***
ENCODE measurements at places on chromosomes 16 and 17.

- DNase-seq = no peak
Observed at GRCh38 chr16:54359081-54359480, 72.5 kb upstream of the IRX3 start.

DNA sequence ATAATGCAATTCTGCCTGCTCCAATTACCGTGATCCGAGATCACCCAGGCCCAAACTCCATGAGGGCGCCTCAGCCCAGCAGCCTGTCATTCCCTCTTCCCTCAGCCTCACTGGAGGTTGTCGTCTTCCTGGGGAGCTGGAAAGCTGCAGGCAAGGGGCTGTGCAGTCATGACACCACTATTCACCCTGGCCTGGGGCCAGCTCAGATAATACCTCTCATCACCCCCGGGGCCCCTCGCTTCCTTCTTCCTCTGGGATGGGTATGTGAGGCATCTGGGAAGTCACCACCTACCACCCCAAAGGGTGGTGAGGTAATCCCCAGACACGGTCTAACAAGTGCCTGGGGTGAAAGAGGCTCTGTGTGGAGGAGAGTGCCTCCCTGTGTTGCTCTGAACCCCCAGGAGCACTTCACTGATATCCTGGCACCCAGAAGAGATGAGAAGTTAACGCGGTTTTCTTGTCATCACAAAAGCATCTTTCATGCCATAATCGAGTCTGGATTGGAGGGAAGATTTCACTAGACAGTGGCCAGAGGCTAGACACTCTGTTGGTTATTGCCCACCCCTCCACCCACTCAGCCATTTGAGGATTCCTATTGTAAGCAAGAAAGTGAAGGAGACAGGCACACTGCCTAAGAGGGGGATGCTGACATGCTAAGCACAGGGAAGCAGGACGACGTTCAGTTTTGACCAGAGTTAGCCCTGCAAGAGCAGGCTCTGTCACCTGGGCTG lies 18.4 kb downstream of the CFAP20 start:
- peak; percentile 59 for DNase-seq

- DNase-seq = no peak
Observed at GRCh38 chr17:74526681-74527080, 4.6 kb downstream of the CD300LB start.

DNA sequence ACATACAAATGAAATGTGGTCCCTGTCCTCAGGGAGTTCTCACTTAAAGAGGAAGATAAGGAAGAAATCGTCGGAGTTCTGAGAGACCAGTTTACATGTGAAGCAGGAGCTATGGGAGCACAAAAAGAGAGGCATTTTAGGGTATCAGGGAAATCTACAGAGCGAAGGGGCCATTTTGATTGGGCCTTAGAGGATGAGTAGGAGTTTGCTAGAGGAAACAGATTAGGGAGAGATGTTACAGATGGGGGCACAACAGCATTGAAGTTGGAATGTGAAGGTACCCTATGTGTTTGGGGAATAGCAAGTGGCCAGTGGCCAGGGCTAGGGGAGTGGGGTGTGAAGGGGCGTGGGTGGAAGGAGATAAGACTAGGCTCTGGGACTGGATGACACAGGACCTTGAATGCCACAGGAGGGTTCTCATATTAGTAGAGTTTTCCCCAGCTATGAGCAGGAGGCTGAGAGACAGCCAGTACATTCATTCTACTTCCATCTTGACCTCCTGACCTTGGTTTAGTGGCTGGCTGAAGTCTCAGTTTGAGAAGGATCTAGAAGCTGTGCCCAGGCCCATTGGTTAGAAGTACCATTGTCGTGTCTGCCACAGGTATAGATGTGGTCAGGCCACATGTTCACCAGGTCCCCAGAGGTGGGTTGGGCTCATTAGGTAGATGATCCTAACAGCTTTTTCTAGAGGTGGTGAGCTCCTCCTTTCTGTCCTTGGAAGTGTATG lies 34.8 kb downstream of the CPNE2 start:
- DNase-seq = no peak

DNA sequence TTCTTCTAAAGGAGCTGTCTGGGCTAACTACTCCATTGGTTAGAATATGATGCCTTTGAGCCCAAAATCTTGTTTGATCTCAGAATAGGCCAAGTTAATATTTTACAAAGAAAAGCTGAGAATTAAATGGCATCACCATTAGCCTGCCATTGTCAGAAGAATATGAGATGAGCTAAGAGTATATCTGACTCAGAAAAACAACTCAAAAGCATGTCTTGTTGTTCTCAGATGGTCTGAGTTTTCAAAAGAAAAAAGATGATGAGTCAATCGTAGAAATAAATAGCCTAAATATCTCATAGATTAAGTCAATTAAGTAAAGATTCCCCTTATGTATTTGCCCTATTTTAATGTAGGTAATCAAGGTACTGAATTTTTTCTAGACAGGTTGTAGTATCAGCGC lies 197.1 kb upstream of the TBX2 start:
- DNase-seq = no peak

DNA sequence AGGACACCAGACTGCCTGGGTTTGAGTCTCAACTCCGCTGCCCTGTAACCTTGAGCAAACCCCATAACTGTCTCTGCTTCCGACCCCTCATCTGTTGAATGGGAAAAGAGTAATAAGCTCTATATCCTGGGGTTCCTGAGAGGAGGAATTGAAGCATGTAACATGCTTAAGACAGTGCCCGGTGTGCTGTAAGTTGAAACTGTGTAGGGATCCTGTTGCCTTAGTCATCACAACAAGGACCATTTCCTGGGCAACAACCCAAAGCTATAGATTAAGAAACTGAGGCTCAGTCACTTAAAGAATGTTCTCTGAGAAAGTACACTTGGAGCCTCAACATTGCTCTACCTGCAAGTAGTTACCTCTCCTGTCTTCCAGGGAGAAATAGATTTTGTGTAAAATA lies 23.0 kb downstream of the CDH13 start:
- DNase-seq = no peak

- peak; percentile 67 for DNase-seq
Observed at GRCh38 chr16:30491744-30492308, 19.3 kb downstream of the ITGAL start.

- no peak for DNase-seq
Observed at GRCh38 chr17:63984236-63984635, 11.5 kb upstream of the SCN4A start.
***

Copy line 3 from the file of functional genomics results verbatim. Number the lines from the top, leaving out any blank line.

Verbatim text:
Observed at GRCh38 chr16:54359081-54359480, 72.5 kb upstream of the IRX3 start.